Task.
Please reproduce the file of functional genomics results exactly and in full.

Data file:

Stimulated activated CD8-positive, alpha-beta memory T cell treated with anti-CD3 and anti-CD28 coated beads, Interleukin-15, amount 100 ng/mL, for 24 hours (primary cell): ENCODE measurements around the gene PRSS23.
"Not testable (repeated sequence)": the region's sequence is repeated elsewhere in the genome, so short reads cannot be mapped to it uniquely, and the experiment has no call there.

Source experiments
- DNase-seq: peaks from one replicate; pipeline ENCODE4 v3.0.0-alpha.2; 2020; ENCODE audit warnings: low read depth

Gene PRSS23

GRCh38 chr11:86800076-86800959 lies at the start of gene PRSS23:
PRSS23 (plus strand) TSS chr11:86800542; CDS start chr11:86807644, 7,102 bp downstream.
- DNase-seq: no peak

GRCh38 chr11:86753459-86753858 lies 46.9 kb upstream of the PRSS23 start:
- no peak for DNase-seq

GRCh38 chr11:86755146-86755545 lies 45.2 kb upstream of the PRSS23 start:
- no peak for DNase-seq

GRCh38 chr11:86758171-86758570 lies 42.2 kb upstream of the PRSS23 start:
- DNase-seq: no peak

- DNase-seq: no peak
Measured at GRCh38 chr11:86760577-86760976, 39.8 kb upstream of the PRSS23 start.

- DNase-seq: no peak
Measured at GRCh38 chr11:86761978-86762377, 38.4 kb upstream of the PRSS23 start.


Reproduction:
Stimulated activated CD8-positive, alpha-beta memory T cell treated with anti-CD3 and anti-CD28 coated beads, Interleukin-15, amount 100 ng/mL, for 24 hours (primary cell): ENCODE measurements around the gene PRSS23.
"Not testable (repeated sequence)": the region's sequence is repeated elsewhere in the genome, so short reads cannot be mapped to it uniquely, and the experiment has no call there.

Source experiments
- DNase-seq: peaks from one replicate; pipeline ENCODE4 v3.0.0-alpha.2; 2020; ENCODE audit warnings: low read depth

Gene PRSS23

GRCh38 chr11:86800076-86800959 lies at the start of gene PRSS23:
PRSS23 (plus strand) TSS chr11:86800542; CDS start chr11:86807644, 7,102 bp downstream.
- DNase-seq: no peak

GRCh38 chr11:86753459-86753858 lies 46.9 kb upstream of the PRSS23 start:
- no peak for DNase-seq

GRCh38 chr11:86755146-86755545 lies 45.2 kb upstream of the PRSS23 start:
- no peak for DNase-seq

GRCh38 chr11:86758171-86758570 lies 42.2 kb upstream of the PRSS23 start:
- DNase-seq: no peak

- DNase-seq: no peak
Measured at GRCh38 chr11:86760577-86760976, 39.8 kb upstream of the PRSS23 start.

- DNase-seq: no peak
Measured at GRCh38 chr11:86761978-86762377, 38.4 kb upstream of the PRSS23 start.